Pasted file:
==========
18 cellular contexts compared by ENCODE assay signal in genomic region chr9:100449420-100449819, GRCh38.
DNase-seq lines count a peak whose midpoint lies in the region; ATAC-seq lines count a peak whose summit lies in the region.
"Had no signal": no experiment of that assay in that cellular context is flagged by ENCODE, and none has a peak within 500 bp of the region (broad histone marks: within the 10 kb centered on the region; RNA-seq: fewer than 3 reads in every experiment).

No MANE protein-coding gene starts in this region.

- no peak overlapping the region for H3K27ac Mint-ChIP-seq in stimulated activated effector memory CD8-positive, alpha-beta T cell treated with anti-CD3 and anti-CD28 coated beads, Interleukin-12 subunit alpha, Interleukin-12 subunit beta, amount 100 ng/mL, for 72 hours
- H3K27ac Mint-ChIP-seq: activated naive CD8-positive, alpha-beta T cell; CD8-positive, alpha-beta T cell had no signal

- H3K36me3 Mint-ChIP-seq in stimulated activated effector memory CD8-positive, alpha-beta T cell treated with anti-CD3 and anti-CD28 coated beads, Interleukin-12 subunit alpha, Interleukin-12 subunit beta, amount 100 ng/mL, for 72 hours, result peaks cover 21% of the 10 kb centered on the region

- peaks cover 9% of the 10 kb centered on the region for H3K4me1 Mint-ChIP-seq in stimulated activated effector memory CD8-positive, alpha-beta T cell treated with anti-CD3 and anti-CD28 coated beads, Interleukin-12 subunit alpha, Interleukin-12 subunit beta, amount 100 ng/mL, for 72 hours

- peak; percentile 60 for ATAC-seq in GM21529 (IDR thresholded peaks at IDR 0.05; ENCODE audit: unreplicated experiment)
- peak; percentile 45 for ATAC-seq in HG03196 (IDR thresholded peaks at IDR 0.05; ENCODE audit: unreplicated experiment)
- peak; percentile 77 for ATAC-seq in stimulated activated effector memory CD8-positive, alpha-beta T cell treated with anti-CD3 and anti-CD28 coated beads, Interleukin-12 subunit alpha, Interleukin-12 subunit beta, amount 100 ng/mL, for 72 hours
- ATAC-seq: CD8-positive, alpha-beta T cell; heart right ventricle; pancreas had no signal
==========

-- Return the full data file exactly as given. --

18 cellular contexts compared by ENCODE assay signal in genomic region chr9:100449420-100449819, GRCh38.
DNase-seq lines count a peak whose midpoint lies in the region; ATAC-seq lines count a peak whose summit lies in the region.
"Had no signal": no experiment of that assay in that cellular context is flagged by ENCODE, and none has a peak within 500 bp of the region (broad histone marks: within the 10 kb centered on the region; RNA-seq: fewer than 3 reads in every experiment).

No MANE protein-coding gene starts in this region.

- no peak overlapping the region for H3K27ac Mint-ChIP-seq in stimulated activated effector memory CD8-positive, alpha-beta T cell treated with anti-CD3 and anti-CD28 coated beads, Interleukin-12 subunit alpha, Interleukin-12 subunit beta, amount 100 ng/mL, for 72 hours
- H3K27ac Mint-ChIP-seq: activated naive CD8-positive, alpha-beta T cell; CD8-positive, alpha-beta T cell had no signal

- H3K36me3 Mint-ChIP-seq in stimulated activated effector memory CD8-positive, alpha-beta T cell treated with anti-CD3 and anti-CD28 coated beads, Interleukin-12 subunit alpha, Interleukin-12 subunit beta, amount 100 ng/mL, for 72 hours, result peaks cover 21% of the 10 kb centered on the region

- peaks cover 9% of the 10 kb centered on the region for H3K4me1 Mint-ChIP-seq in stimulated activated effector memory CD8-positive, alpha-beta T cell treated with anti-CD3 and anti-CD28 coated beads, Interleukin-12 subunit alpha, Interleukin-12 subunit beta, amount 100 ng/mL, for 72 hours

- peak; percentile 60 for ATAC-seq in GM21529 (IDR thresholded peaks at IDR 0.05; ENCODE audit: unreplicated experiment)
- peak; percentile 45 for ATAC-seq in HG03196 (IDR thresholded peaks at IDR 0.05; ENCODE audit: unreplicated experiment)
- peak; percentile 77 for ATAC-seq in stimulated activated effector memory CD8-positive, alpha-beta T cell treated with anti-CD3 and anti-CD28 coated beads, Interleukin-12 subunit alpha, Interleukin-12 subunit beta, amount 100 ng/mL, for 72 hours
- ATAC-seq: CD8-positive, alpha-beta T cell; heart right ventricle; pancreas had no signal